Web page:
If the system goes into an automatic load shedding mode, the Loads Shed lamp 42 will light. The identitiers of the RPCs controlling the shed loads can be displayed in a manner similar to that for tripped RPCs by switching to the Load Shed" mode with toggle switch 40 and control functions may be manually initiated for the identified unit at the time it is presented on the dis play.

The DED is additionally provided with a switch 41 and an associated lamp 43 for checking the status of any RPC whose appropriate load identifier is put on display 32 by keyboard 30. When Status Switch 41 is closed the indicating lamp will light for a given RPC condition (eg OFF). Of course, additional indicating lamps may be used to show various RPC conditions.

The lamps of the DED may be of various types including incandescent of neon lamps, light emitting diodes or a segment or dot of a multiple segment or dot matrix display or alpha numeric characters.

In a practical system implemented in accordance with this invention, three separate multiplex data busses (FIG. 1) are used to provide triple redundancy so that at least three failures are necessary to render the system inoperable. Triple redundancy is also provided in each RIO 16. The DCC 22 interrogates the system during operation, checks for a malfunction and chooses a good channel.

In operation, as an example, if an overload condition is sensed by, an RPC it provides the circuit protection function by tripping open to prevent damage to the circuit. When it trips open, the RPC transmits an open indication signal to the DCC via an RIO and the data bus. After a preprogrammed time delay, the DCC automatically transmits a reset signal to reclose the RPC. If the fault has cleared, the RPC remains closed and power is restored to the load. If the fault persists after a programmed number of automatic reclosures, the DCC transmits a trip indication signal to the cockpit indicating an RPC is tripped. The RPC then remains tripped until manual action is taken to reset. The number of automatic reclosures, which may be typically zero to three, is programmed in the DCC computer for each of the RPCs it controls so the number of automatic reclosures, as well as their time interval, may be varied depending upon load criticality and other criteria.

In addition to man-system interface at the DED, turnon and turn-off commands can be manually provided, if desired, to the system by switch/indicator modules (SIMs) I9 that have switching and indicating (e.g., lamp) elements located on subsystem control panels. The indicator portion of a SIM is used to indicate if the RPC which the SIM controls has tripped from an overload condition or the indicator may be programmed to indicate other conditions. Manual reset can be accomplished by switching the switch portions of a SIM to OFF and then back to the ON position. Merely representative SIMs 19 are shown connected with the righthand RPC 12 in each load center of FIG. I.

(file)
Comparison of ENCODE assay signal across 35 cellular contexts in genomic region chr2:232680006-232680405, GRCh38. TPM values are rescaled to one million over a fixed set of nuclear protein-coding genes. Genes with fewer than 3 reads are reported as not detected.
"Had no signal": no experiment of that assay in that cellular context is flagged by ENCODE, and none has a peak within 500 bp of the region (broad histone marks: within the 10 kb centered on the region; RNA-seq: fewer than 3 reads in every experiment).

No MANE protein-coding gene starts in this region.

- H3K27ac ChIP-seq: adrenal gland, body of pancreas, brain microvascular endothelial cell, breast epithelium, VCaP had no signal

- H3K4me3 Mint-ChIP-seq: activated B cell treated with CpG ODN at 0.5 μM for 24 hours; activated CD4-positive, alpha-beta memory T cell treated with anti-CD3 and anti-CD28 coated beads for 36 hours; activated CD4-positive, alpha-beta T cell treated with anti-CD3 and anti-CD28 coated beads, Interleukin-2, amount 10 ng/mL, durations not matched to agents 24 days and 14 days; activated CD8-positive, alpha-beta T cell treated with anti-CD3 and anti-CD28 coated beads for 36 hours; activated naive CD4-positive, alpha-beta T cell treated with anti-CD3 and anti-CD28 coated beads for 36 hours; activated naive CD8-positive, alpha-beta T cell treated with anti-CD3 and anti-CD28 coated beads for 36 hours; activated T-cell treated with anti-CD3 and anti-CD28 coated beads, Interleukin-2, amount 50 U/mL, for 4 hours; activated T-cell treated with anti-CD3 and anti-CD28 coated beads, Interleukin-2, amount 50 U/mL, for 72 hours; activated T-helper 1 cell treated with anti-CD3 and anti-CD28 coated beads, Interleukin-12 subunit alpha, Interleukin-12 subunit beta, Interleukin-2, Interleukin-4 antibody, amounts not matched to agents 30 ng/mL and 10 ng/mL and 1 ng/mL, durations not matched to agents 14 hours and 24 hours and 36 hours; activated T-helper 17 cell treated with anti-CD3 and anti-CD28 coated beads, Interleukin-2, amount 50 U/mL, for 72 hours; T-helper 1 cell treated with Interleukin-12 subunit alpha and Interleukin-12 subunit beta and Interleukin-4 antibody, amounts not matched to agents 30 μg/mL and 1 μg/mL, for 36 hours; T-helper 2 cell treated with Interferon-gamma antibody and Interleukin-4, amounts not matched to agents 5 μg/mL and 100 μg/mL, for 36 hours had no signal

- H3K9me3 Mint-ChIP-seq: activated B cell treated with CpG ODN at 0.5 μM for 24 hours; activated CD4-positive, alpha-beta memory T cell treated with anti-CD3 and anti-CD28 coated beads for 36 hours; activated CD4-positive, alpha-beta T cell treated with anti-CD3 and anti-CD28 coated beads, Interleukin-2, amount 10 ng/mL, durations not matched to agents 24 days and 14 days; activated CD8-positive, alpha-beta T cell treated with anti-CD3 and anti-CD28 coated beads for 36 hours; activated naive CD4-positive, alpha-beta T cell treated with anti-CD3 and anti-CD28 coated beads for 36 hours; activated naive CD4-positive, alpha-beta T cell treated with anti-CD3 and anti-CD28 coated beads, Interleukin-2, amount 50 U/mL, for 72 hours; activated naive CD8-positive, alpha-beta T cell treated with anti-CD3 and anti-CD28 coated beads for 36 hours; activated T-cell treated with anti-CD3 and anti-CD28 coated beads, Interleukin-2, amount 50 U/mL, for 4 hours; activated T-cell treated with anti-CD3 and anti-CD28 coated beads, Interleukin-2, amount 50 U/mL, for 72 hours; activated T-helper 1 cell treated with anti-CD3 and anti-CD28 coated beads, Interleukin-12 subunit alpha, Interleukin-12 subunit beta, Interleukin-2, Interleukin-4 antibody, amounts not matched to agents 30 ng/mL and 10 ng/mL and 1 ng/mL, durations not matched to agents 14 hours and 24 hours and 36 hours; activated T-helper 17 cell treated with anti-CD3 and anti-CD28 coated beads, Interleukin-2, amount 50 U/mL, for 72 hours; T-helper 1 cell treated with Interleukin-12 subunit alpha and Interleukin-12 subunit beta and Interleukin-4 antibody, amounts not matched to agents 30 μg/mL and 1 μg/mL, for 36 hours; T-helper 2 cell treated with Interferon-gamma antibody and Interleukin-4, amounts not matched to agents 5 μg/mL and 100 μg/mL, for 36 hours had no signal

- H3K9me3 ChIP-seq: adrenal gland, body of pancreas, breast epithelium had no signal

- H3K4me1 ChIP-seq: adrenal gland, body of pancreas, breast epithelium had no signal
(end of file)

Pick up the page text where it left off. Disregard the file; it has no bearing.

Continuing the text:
If a portion of the electrical generating capacity of the system is lost, the system will automatically shed loads in accordance with a pre-programmed load priority schedule. This prevents overloading the electrical source.

Various known signal transmission techniques can be employed in the practice of the present invention. A time-division multiplexing technique as opposed to a frequency-division technique was selected for the system. The two extremes of time-division multiplexing are the round-robin method and random-access method. The round-robin method requires that the system be synchronized and that each individual device serviced by the system be assigned a specific time interval in which the transmit and receive. This method is relatively susceptible to electrical noise which might cause spurious data transmission.

The random-access method requires that each load control device have a unique coded address. Each device must be addressed before it can be serviced. The data transmitted by the system to each device usually consists of a single bit, a logical one (on" signal) or a logical zero (off signal). As many as 12 bits, for example, would be required to provide the address code for a device. The 13 bits required to transmit a signal bit of information is extremely wasteful of time and, for servicing of a large number of devices, would drive the bit rate up to an intolerable level from the standpoint of electrical noise susceptibility.

A compromise method called batch randomaccess" processing was selected for use in this system. In this method, each RIO instead of each device has a unique address. The devices connected to each RIO are then serviced sequentially as in the round-robin after the RIO has been addressed. This allows devices to be serviced as necessary instead of once every update cycle as with the round-robin method. It also permits up to 64 devices to be serviced with a single address which is much less wasteful of bits. Indeed this method lowers the bit rate to 40,000 bits per second from 500,000 bits per second, which would be required if the fully random-access method were employed. This low bit rate is essential in maintaining the noise immunity necessary in the system.